Written by CS
‘You’ll just have to learn to live with it’
‘You’ll just have to learn to live with it’, ‘It’ll be on your shoulder for the rest of your life’, ‘It’s something you will just dip in and out of as time goes on’.
No, no, no, no, no!
When I was in recovery, all of these negative, unhelpful statement were what fed and continued to drive my eating distress. I truly believed until I was recovered that this illness would haunt me for the rest of my life. The thought of that was almost like a catch 22 because you don’t want to lose your best friend who has ‘served’ you for so long but on the other hand, you can’t listen to this voice getting louder and louder with every minute of every day.
I still remember to this day, the first night I was brought to hospital. A psychologist came to speak to me and directly asked me ‘do you want to look like a skeleton?’. Those words still ring in my head and that was nearly eight years ago. He told me I would continue like this for the rest of my life or else I’d die if I didn’t do something about it. That first encounter was only the tip of the iceberg. The sheer amount of healthcare professionals who helped in my care when I was receiving treatment was amazing, but deep down I almost felt they thought I was a lost cause. Now of course my thinking of very skewed and paranoid but looking back, Doctors, dieticians, nurses, psychologists all had a very similar outlook. They were going to teach me how to eat again which would help me learn to live with this…….? We all know food isn’t actually the problem. I was highly medicated, so I felt nothing – no pain, anger, sadness, joy, nothing. I felt helpless. I often thought to myself, how am I going to recover if all I’m doing is following a meal plan and taking medications.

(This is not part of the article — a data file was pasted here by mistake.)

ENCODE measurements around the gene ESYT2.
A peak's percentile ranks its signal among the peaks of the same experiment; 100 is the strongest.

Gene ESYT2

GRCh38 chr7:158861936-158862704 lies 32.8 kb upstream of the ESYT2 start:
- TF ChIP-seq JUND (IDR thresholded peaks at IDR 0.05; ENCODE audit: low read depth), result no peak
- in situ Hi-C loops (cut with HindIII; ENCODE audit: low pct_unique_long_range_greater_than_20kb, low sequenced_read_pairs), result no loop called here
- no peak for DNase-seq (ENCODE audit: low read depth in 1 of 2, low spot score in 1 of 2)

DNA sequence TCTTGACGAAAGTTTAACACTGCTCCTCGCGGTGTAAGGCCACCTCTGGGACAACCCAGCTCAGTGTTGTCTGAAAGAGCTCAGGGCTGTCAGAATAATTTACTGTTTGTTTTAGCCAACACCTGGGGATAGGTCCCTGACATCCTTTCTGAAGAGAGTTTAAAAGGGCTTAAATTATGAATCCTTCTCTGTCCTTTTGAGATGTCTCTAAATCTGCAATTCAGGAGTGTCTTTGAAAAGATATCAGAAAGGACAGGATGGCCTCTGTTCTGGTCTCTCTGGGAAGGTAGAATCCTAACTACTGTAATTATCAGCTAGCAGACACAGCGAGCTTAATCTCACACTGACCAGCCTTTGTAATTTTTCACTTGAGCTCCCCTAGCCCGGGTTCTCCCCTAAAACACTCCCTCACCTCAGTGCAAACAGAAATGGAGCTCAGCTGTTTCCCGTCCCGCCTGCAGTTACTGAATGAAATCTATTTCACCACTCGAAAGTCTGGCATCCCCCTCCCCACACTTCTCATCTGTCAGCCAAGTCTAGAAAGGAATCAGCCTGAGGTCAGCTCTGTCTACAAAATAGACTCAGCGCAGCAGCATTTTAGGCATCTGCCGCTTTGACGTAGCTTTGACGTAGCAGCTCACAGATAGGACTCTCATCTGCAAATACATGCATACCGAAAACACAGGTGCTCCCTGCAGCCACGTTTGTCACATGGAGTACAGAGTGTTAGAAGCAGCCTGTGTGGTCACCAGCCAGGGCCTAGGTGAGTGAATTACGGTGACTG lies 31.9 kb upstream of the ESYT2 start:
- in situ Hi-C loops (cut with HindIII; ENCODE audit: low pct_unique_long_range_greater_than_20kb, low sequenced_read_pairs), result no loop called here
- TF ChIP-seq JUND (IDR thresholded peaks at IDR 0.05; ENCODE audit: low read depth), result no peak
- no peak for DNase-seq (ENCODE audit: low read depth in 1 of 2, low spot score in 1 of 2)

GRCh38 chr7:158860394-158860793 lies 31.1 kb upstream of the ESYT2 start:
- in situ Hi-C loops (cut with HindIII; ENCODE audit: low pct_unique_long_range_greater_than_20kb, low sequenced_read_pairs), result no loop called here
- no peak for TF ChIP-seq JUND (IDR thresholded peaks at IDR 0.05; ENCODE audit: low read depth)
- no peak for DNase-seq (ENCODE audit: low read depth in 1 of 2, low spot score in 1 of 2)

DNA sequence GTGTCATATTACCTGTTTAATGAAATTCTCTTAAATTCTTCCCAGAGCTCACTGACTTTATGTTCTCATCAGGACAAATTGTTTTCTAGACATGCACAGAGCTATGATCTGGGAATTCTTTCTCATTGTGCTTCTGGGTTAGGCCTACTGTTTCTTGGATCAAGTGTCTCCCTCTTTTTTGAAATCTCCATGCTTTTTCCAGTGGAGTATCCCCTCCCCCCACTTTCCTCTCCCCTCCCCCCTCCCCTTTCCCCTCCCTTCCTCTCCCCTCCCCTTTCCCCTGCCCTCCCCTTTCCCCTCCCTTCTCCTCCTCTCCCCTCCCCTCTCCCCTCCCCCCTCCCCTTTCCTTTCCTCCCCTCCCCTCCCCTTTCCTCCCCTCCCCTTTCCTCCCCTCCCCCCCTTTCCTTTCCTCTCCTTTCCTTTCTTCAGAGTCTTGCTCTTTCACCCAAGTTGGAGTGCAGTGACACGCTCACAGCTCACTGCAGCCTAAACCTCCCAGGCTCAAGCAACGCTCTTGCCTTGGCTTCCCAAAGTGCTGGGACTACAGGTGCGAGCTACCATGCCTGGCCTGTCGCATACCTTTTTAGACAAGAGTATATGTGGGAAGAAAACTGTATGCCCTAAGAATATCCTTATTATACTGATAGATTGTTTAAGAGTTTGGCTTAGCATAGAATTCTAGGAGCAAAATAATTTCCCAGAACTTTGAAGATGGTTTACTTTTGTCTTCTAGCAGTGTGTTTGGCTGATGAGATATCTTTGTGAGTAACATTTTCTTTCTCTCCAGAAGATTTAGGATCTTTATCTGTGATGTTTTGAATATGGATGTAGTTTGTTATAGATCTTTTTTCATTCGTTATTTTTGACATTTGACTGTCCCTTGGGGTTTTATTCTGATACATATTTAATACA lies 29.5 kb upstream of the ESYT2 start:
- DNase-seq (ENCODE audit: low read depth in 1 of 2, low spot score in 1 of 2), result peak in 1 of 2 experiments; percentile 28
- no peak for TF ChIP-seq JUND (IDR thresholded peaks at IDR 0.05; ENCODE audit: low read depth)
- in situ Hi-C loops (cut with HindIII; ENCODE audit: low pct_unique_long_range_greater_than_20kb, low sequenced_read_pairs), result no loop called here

So, the years went by and I was ‘living with it’, which was even worse than being in condition because when there was a constant guilt there. I knew what I was supposed to be doing but I had no motivation, there was no belief there that I would be the last one standing in this battle. It was a constant struggle. I was exhausted, depressed, anxious, fearful, hopeless.
The day I found Marino, I’m not going to lie, I was devastated that my parents were once again taking control of my situation and intervening. I remember agreeing to go once just to be a ‘good’ daughter. Of course, the condition hated Marino, but deep down the real me had been waiting for this for almost five years. It was almost the sigh of relief moment that I had been waiting for. I am not going to lie; I wanted to quit and live with this so many times. But part of me knew deep down, there was hope. I was no longer sitting in front of doctors who looked down at me and compared me to the number on the scales every week. I was sitting in front of real people, real survivors, people who knew exactly what they were talking about. When Andrea, Jacqueline or Marie would say ‘I understand’, they really did. I believed if they did it, so could I. That personal experience is what pushed me forward, inching that bit further away from my eating distress. When Andrea told me I was recovered, I knew deep down I was recovered but it was still a shock to the system. I just needed to believe it myself.
Having been through the recovery process and understanding how difficult it is, I now feel so angry and also sad when I hear people say, ‘you’ll just have to learn to live with it’ or ‘you’ll never recover’. I just can’t believe someone would spread a message/fake news like that. Sadly, it’s often people who have a voice or a platform which makes it even worse because more of the general public hear this negative, unrealistic view on recovery. There have been countless newspaper articles, documentaries, radio clips that I have heard over the years about living with eating disorders which is very unhelpful for someone in the recovery process. I certainly would have believed these stories a few years ago when I was in condition or starting out my recovery process.
I liked to simply put it to myself when I was recovering; I wouldn’t walk into a shop and not take my change from a purchase, so why short-change myself in my own life?